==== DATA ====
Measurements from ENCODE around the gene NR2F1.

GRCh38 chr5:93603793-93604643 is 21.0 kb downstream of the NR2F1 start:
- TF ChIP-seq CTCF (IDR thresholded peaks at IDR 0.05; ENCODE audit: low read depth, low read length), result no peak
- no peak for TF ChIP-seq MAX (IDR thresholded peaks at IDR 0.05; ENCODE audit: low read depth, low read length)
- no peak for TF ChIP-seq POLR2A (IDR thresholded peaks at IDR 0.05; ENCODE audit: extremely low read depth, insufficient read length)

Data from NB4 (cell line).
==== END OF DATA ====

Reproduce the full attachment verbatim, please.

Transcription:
Measurements from ENCODE around the gene NR2F1.

GRCh38 chr5:93603793-93604643 is 21.0 kb downstream of the NR2F1 start:
- TF ChIP-seq CTCF (IDR thresholded peaks at IDR 0.05; ENCODE audit: low read depth, low read length), result no peak
- no peak for TF ChIP-seq MAX (IDR thresholded peaks at IDR 0.05; ENCODE audit: low read depth, low read length)
- no peak for TF ChIP-seq POLR2A (IDR thresholded peaks at IDR 0.05; ENCODE audit: extremely low read depth, insufficient read length)

Data from NB4 (cell line).